“When we re-run that model, we’ll put together the same brief and get together our supervisors and constituents, just like we did as part of our process in Wyoming,” he said. “In the State of Utah, the risk of contact model has been incorporated in our analyses.”

However, Padilla said USFS must make a decision on a project proposed in the Ashley and Uinta-Wasatch-Cache National Forests, which seeks to study the impacts of continued sheep grazing in the High Uintas Wilderness. 

A decision must be made prior to spring 2018 or the agency may have to resort to temporary grazing permits for producers in the area, he noted.

Grazing dynamics

Across the West, Padilla also reported sheep producers are anxiously awaiting decisions on grazing permit applications.

“Right now, I have 27 sheep producers who are standing in line waiting for sheep grazing permits in the Intermountain Region,” he said. “I’ve never seen the demand higher for grazing permits.”

Padilla further noted producers are willing to travel farther for grazing than they have in the past, and changes in the sheep industry necessitate change from USFS, as well.

Additionally, he said review of grazing allotment status has revealed room for deliberation to evaluate the future of USFS grazing plans.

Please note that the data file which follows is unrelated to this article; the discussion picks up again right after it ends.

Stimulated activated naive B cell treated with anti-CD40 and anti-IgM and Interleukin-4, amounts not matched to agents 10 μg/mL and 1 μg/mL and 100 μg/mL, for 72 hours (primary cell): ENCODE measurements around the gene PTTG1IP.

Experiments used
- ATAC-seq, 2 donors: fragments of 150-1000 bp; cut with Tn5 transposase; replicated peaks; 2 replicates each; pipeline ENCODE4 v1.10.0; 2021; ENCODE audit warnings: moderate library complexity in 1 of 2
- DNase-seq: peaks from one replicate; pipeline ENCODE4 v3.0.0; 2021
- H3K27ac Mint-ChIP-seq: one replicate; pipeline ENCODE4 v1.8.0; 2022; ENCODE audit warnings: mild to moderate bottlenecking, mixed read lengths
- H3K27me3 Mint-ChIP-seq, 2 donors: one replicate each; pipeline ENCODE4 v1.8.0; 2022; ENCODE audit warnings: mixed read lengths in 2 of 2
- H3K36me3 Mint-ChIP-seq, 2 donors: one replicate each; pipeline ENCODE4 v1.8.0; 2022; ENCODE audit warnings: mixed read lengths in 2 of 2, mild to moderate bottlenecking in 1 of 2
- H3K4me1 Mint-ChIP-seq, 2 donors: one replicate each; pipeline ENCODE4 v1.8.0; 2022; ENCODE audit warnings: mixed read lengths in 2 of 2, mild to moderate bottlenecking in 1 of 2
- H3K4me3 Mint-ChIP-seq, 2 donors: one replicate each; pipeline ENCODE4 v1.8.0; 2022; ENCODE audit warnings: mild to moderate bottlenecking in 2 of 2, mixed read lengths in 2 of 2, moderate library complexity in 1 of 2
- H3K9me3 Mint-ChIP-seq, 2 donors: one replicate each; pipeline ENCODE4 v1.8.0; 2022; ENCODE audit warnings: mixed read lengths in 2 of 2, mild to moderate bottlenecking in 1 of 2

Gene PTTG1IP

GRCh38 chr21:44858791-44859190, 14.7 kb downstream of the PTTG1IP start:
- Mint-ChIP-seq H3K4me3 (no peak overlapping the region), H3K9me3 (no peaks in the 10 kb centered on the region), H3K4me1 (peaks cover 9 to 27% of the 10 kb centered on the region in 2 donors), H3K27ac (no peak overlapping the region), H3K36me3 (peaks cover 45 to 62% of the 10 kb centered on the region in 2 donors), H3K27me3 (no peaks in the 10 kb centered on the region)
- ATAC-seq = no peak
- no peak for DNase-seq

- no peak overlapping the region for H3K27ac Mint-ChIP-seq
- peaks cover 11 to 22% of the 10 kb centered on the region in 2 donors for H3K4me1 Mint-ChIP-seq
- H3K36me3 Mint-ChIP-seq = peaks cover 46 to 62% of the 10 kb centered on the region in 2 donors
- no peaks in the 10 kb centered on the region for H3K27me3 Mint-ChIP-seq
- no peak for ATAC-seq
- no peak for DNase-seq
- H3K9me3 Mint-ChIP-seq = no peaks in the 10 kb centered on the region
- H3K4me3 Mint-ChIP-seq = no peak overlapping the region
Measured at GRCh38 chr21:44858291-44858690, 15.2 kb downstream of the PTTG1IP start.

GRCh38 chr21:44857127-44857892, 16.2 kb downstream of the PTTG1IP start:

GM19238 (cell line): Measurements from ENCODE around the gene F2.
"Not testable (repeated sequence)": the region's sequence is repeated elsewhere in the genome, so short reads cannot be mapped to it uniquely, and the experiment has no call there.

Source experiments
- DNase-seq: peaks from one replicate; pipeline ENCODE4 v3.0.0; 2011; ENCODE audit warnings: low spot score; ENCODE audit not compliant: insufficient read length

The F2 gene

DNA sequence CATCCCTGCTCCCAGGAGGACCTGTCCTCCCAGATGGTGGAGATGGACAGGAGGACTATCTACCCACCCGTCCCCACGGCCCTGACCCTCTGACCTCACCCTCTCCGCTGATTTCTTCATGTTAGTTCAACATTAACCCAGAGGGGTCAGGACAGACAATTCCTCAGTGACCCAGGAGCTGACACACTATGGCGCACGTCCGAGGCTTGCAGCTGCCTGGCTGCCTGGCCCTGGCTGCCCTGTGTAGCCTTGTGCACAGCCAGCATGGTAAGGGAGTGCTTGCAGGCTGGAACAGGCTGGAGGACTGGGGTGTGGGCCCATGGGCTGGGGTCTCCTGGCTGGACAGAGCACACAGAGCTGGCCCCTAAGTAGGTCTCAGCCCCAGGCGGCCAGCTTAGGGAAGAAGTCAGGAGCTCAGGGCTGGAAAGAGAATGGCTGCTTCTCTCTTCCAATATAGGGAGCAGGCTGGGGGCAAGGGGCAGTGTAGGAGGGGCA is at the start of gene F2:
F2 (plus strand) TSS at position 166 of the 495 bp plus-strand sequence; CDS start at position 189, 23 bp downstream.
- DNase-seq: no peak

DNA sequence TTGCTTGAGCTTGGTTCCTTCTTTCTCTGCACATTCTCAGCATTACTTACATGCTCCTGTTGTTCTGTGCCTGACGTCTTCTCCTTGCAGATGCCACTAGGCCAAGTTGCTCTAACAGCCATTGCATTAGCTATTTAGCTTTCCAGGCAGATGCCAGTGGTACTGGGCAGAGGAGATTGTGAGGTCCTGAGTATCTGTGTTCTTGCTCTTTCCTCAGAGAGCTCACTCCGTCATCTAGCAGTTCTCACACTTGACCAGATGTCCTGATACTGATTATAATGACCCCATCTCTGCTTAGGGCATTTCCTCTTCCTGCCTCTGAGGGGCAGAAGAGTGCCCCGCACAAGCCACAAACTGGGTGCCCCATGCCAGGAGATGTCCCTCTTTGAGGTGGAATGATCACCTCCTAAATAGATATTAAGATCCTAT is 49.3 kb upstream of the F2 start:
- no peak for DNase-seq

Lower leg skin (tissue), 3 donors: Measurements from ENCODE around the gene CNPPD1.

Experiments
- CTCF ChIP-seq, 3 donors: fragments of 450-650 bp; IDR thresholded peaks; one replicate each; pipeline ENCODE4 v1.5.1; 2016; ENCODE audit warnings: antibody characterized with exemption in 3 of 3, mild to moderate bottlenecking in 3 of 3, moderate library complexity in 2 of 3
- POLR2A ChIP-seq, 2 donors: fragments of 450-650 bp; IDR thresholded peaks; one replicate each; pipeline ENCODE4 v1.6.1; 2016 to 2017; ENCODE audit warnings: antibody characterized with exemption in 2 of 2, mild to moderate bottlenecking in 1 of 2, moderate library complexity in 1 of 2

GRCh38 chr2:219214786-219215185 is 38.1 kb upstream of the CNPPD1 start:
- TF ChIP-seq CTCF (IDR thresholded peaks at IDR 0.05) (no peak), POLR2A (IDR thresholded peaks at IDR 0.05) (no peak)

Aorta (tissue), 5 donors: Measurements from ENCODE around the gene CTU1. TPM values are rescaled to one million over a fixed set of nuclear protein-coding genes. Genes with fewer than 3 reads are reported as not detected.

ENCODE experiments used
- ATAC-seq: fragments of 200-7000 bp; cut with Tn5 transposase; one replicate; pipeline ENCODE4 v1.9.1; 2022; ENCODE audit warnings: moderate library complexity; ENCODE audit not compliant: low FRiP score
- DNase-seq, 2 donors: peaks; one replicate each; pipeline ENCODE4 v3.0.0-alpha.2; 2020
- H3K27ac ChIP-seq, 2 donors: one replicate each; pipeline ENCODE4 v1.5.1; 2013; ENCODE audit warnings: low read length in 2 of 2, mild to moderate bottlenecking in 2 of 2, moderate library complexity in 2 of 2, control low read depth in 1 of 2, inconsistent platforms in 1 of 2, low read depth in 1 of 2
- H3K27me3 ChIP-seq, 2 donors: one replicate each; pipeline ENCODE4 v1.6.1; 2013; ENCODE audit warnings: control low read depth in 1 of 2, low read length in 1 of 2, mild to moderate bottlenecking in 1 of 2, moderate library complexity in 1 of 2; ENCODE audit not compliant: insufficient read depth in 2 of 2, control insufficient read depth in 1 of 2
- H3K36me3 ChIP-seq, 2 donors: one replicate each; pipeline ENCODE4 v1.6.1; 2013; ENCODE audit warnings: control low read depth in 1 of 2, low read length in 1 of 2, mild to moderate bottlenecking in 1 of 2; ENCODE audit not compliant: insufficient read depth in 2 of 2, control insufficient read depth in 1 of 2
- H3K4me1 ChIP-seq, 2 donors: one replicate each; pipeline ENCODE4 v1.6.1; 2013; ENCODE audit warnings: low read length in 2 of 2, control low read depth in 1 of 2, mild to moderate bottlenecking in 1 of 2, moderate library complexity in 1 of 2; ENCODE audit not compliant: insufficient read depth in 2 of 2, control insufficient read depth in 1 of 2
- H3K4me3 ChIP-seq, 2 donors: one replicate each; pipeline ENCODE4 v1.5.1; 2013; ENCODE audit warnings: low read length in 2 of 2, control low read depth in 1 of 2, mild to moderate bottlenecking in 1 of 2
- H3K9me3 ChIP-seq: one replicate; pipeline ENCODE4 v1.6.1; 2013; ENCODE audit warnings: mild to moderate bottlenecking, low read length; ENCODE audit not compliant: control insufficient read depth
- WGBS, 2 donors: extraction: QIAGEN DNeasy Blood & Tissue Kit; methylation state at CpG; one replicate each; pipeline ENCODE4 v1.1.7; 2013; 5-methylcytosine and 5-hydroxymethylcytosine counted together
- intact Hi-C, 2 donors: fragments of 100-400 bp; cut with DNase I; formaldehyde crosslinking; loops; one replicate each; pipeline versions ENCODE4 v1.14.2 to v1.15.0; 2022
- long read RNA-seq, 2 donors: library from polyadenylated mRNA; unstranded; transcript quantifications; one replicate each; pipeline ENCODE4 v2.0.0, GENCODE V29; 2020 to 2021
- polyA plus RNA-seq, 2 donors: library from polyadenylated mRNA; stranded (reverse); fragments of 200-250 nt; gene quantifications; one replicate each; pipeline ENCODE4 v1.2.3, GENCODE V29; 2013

“I feel very strongly we have to start looking at common use grazing on our allotments,” Padilla said. “We’ve moved away from common use grazing, and our country reflects that.”

Padilla noted USFS often must make drastic decisions, which requires copious amounts of evidence, but currently, “We’re being pushed to make management decisions relative to information we have yet to understand, quantify or know. That makes for tough decisions, but that’s the business of public lands management.”

Wyoming Livestock Roundup Managing Editor Saige Albert can be reached at This email address is being protected from spambots. You need JavaScript enabled to view it..

Lander – The Dec. 8 meeting of the Bighorn Sheep Domestic Sheep Interaction Working Group heard a presentation on the U.S. Forest Service (USFS) Region Four’s Risk of Contact Assessment, a document that has been highly anticipated by the sheep industry.

“The crux of the meeting was Region Four’s presentation on their risk of contact assessment,” said Wyoming Department of Agriculture (WDA) Director Doug Miyamoto. “This is something we have been waiting on for a long time.”